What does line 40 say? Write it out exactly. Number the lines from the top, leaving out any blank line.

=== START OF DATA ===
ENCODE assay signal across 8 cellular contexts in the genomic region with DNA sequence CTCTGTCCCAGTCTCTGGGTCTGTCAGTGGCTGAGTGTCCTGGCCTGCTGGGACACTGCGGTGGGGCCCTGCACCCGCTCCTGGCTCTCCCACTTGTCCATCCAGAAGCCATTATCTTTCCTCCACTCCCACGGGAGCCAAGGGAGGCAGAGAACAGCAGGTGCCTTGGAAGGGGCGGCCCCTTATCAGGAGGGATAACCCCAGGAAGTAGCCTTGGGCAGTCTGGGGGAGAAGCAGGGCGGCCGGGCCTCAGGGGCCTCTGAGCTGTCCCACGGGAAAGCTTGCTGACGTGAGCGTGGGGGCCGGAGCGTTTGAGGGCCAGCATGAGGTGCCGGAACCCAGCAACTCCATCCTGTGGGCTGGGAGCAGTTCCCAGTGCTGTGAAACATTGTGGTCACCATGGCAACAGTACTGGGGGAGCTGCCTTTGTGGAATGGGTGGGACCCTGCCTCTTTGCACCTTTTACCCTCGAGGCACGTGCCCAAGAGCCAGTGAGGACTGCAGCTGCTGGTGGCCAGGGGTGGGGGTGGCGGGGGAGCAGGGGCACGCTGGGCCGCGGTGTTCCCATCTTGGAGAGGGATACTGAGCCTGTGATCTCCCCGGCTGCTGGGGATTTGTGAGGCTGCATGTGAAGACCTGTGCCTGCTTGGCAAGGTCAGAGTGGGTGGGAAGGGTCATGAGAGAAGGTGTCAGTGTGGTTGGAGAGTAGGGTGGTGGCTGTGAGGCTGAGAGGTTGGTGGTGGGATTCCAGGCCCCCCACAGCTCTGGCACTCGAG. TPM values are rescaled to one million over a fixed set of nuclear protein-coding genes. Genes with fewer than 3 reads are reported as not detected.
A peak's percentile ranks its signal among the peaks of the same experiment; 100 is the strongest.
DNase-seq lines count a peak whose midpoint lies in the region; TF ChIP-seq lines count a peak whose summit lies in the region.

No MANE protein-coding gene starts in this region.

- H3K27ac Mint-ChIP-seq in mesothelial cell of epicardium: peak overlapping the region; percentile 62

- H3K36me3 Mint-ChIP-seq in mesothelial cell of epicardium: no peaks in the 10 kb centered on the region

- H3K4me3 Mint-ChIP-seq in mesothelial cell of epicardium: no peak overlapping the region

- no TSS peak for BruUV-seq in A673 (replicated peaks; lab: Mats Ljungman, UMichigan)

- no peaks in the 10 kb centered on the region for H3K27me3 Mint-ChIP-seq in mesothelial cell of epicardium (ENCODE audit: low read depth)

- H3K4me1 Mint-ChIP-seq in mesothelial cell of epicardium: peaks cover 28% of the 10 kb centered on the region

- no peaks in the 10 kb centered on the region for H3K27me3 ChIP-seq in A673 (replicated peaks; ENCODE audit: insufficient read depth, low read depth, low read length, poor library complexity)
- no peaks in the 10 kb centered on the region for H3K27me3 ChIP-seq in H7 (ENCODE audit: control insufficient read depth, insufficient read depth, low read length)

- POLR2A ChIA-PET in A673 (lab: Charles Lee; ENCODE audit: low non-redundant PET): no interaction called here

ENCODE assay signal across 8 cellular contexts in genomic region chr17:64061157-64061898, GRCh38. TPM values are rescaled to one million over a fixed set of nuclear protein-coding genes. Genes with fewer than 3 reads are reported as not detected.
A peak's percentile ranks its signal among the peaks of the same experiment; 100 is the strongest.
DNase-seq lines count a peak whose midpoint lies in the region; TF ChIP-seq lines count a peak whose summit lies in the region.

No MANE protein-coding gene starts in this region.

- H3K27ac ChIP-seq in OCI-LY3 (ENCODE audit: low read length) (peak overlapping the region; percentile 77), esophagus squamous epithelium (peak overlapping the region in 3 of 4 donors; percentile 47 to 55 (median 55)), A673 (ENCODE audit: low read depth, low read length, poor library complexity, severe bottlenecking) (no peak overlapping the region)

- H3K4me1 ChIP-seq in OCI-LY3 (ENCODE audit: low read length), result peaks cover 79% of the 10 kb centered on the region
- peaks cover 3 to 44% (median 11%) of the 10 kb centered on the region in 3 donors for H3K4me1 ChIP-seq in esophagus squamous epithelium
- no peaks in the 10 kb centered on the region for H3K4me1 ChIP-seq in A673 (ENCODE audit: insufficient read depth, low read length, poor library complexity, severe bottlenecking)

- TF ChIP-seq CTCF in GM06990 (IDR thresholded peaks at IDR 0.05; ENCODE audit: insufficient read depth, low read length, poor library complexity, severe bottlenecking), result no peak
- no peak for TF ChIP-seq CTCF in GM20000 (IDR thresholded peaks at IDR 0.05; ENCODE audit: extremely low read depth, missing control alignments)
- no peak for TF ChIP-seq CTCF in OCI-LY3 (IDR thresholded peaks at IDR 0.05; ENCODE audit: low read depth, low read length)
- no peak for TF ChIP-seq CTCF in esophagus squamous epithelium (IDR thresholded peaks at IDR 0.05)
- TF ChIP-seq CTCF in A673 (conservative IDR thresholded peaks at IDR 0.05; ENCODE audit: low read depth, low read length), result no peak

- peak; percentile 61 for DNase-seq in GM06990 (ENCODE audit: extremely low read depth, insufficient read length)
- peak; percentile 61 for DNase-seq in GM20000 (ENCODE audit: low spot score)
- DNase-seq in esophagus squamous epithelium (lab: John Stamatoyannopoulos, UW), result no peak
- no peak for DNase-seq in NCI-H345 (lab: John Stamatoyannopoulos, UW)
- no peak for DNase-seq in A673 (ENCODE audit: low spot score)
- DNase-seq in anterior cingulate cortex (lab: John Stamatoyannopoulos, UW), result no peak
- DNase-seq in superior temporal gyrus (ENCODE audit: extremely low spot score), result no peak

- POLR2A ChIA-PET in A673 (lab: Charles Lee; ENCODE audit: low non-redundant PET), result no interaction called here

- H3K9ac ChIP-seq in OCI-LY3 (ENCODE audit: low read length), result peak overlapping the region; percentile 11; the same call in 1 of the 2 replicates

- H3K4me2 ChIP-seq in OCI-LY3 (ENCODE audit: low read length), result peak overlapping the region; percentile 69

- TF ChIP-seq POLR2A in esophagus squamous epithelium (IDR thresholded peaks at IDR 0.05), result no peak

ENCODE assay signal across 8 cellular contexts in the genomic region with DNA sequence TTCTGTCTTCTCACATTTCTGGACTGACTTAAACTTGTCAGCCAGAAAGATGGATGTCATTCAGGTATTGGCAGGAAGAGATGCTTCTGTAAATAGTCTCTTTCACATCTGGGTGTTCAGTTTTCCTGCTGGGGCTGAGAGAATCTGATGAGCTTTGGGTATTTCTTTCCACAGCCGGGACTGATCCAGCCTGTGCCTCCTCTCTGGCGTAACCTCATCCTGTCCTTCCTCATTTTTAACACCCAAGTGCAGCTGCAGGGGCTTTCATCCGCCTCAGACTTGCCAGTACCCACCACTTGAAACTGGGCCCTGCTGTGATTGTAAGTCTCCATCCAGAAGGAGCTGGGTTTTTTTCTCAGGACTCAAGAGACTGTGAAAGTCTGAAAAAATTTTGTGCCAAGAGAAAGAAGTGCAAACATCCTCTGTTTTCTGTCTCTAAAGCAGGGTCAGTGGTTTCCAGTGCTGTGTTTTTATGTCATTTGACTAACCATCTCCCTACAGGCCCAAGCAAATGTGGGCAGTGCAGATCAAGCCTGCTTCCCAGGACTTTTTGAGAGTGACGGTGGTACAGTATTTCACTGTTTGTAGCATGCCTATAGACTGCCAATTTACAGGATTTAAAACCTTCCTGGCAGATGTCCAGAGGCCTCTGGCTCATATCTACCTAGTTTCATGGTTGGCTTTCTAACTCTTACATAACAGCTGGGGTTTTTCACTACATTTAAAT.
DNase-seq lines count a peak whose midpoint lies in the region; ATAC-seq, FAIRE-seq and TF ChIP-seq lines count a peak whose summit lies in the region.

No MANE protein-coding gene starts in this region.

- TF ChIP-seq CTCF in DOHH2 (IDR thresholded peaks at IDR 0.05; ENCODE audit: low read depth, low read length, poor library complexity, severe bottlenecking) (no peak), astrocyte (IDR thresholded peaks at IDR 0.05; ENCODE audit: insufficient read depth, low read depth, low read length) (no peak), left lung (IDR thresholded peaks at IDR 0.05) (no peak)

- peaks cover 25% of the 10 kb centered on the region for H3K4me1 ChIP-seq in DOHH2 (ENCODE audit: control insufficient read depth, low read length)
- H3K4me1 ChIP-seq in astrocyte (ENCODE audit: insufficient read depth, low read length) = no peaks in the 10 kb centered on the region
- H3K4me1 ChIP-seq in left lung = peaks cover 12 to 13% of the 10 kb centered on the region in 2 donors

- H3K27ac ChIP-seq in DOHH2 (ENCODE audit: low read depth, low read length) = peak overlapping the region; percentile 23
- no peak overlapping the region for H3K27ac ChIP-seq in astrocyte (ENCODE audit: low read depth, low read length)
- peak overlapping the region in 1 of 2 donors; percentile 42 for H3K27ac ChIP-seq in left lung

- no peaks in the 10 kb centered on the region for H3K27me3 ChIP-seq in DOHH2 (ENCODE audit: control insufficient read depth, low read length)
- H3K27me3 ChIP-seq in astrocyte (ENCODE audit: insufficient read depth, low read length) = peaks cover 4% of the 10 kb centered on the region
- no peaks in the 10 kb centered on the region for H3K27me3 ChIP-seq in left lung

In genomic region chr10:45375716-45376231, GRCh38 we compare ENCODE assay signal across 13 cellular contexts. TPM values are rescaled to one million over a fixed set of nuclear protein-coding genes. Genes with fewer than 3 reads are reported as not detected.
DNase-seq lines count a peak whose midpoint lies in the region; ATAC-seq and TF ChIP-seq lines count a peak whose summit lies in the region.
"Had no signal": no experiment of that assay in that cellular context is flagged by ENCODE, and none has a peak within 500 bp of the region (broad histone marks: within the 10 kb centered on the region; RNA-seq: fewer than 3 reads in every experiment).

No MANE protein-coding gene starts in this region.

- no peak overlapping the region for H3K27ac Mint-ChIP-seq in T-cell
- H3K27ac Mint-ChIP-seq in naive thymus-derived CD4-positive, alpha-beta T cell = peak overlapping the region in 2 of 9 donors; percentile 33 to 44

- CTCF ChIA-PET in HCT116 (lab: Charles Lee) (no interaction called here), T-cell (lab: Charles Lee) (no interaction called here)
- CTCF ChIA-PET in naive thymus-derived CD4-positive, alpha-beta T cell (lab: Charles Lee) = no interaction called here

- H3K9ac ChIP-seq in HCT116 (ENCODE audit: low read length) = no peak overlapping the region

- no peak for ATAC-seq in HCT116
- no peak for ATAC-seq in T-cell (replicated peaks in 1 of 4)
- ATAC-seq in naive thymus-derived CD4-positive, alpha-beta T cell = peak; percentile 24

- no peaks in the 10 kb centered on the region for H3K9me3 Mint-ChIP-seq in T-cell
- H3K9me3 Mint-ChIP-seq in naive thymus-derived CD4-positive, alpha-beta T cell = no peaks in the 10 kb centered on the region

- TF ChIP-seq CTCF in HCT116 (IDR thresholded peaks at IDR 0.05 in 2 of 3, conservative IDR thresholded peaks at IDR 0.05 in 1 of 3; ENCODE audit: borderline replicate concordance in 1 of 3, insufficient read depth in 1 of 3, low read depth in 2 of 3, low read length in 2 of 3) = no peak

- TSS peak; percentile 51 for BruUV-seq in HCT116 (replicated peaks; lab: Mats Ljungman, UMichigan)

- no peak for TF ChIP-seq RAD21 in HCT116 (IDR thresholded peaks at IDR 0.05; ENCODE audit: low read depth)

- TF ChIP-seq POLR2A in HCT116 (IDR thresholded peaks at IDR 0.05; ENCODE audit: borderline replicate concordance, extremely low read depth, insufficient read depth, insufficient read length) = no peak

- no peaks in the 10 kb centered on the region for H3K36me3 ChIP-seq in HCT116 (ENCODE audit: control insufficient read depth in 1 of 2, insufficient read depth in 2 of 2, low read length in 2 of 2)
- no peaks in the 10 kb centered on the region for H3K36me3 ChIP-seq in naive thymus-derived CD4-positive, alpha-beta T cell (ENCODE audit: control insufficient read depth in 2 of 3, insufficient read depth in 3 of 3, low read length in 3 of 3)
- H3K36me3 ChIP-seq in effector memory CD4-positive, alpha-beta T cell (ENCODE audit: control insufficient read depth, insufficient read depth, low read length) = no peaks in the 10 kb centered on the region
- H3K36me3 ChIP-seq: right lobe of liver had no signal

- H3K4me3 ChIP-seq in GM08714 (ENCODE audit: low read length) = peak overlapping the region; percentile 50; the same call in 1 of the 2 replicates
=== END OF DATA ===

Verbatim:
No MANE protein-coding gene starts in this region.